HOLIDAY
J '
rwjr Th AiTalfi! Prn.)
WASHINGTON. D C.. Nov. 2
Armistice Day. November 11. will
; i he declared a national holiday in
honor of America’s unknown sol
ij dier to be buried that day in
Arlington.
Congressional action on a reso
lution requesting the President
and all state governors to pro
j claim that day a holiday was com
pleted today by adoption by the
•j Senate. Issuance of the Procla
mation by Mr. Harding is expected
■jl within a few days.
THE MARYLAND GAZETTE
j President Calls On The Nation To
Give Thanks For Blessings
A flrorUmtatimt
the President of the United States
That season has come when, alike in pursuance of a devout
people's time-honored custom and in grateful recognition of fav
oring national fortunes, it is proper that the President should
summon the nation to a day of devotion, of thanksgiving for blessings
bestowed, and of prayer for guidance ui modes of life'that may deserve
continuance of Divine favor.
Foremost among our blessings is the return of peace, and the ap
proach to normal ways again. The year has brought us again into
relations of amity with all nations, after a long period of struggle aud
turbulence. In thankfulness therefore wc may well unite in the hope
that Providence will vouchsafe approval to the things we have done/
the aims which have guided us. the aspirations which have inspired us.
We shall be prospered as we shall deserve prosperity, seeking not
alone for the material things but for those of the spirit as well; earn
( estly trying to help jolliers; asking before all else the privilege of
service. As we render thanks ijrtiew for the exaltation which came to
ns. we may fittingly petition that moderation and wisdom shall be
granted to rest upon all who are in authority, in the tasks they must
discharge. Their hands will be steadied, their purposes strengthened,
in answer to our prayers. *
Ours has been a favored nation in the bounty which God has be
i stowed upon it. The great trial of humanity, though indeed we bore
our part as well as we were able, left us comparatively little scarred.
It is for us to recognize that we have been thus favored, and when
we gather at our altars to offer up thanks we will do well to pledge,
in humility and all sincerity, our purpose to prove deserving. We have
been raised up and preserved in national power and consequence as
part of a plan whose wisdom we cannot question. Thus believing, we
can do no less than hold our nation the willing instrument of the
Providence which has so wonderfully favored us. Opportunity for very
great service awaits us if we shall prove equal to it. Let our prayers
be raised for direction in the right paths. Under God. our responsibil
ity is great; to our own first, to ail men afterward; to all mankind in
God’s own justice.
Now, therefore. I. Warren G. Harding. President of the United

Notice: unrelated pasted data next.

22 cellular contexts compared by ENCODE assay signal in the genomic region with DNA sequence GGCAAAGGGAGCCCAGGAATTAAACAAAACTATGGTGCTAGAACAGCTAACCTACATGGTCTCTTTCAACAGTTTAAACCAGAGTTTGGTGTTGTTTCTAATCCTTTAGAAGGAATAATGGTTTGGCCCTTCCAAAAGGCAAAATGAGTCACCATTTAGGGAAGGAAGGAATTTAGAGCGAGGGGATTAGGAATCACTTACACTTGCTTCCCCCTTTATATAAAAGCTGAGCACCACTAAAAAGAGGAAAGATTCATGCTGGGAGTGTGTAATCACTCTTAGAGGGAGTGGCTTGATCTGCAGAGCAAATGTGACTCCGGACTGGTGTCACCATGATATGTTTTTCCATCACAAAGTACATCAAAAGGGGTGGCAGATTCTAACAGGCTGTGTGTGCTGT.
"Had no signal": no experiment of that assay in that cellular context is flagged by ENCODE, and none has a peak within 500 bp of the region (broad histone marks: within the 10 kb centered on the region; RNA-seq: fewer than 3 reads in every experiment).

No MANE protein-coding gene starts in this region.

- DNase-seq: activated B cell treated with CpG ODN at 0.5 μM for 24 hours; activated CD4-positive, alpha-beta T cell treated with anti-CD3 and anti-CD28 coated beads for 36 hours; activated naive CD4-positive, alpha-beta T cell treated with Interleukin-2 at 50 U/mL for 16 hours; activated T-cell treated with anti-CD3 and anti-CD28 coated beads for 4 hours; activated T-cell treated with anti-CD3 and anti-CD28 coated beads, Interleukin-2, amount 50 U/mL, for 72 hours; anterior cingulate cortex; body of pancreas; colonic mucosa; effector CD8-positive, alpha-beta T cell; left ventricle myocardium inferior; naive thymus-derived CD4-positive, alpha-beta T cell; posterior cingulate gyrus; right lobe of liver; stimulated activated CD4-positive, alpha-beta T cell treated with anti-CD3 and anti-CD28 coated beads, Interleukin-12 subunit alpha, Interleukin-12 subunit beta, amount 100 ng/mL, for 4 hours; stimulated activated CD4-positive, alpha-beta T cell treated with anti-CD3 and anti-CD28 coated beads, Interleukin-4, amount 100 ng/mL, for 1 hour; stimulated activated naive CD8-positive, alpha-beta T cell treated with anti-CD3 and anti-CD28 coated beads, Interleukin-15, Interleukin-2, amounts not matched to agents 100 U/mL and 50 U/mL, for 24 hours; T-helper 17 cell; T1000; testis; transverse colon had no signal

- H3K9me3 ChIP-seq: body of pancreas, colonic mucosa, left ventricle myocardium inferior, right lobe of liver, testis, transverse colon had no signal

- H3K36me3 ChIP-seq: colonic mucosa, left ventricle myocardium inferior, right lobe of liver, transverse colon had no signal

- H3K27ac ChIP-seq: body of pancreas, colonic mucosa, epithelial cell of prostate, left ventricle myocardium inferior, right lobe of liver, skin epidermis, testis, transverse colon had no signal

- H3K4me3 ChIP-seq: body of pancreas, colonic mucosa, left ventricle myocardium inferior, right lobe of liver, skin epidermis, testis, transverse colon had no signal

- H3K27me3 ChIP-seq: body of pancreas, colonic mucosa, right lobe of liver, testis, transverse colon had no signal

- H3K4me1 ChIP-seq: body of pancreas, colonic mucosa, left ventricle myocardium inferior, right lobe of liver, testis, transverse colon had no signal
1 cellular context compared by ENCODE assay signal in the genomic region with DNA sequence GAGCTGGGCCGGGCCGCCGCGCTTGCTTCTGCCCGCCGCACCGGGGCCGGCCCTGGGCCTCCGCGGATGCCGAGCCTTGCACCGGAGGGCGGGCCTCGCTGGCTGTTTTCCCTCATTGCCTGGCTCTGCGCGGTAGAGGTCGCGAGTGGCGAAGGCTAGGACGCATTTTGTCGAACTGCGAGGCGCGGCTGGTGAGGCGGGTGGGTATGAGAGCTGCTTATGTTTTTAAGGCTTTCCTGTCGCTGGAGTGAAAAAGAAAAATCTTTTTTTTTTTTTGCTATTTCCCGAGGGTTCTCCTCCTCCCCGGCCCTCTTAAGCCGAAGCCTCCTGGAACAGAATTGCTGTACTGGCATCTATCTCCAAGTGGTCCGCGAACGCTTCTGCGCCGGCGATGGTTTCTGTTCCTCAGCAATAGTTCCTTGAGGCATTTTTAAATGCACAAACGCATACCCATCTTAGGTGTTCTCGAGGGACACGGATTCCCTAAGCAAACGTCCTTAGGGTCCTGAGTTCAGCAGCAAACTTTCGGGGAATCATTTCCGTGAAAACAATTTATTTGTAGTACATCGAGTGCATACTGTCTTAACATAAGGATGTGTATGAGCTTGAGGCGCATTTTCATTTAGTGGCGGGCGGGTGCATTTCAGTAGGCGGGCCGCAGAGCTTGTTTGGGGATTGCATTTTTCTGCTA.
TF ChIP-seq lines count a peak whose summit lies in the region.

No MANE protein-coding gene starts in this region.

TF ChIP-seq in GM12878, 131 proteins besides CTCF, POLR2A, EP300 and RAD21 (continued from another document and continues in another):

States, hereby designate Thursday the twenty-fourth day of November,
to In* observed by the people as a day of thanksgiving, devotion and
prayer; urging that at their hearthsides and their altars they will give
thanks for all that has been rendered unto them, and will pray for a
continuance of the Divine fortune which has been showered so gener
ously upon this nation.
In witness whereof I have hereunto set my hand and caused to be
affixed the seal-of the United States of America.
Done at the capital of the United States, this 31st day of October,
in the year of our Lord nineteen hundred and twenty-one and of the
independence of the United States the one hundred and forty-sixth.
(Signed), WARREN G. HARDING,
By the President.
CHARLES E. HUGHES.
Secretary of State.
DEMURRER FILED BY !
COUNTY TO ROAD
INJUNCTION CASE

Byway of answer to the injunction
proceedings recently brought against
the County Commissioners by Isaac S.
Nutwell, John Shepherd, and others,
|to restrain further work on certain
roads in the Eighth district, the Com
missioners. through their counsel, j
have tiled a demurrer, challenging the |
! legal sufficiency of the proceedings.
The demurrer states, in effect, that un
' der the statutes governing the matter.!
the Commissioners are vested with full j
discretion as to making whatever ex
penditures are necessary and proper,
in their judgment, for road work and*
that they, therefore, cannot be en-|
joined from exercising this discretion*
and performing their duties.
Judge Moss has invited counsel for
the respective parties to submit writ-j
ten briefs in support of their conten-j
tions, and a decision on the demurrer ;
will likely be forthcoming in a few
days. ..
REPUBLICAN WOMEN j
; WILL MEET TOMORROW
The Republican Woman’s Federa
tion of Anne Arundel county will hold
a meeting tomorrow afternoon at 3: So
in the building at 227 Prince George
street, near Maryland avenue. At the
conclusion of the business meeting
which will last a half hour there will
be an address by W. Hallam Claude,
chairman of the Republican State Cen
tral Committee for the county.
AH the Republican candidates for
the coming election have been invited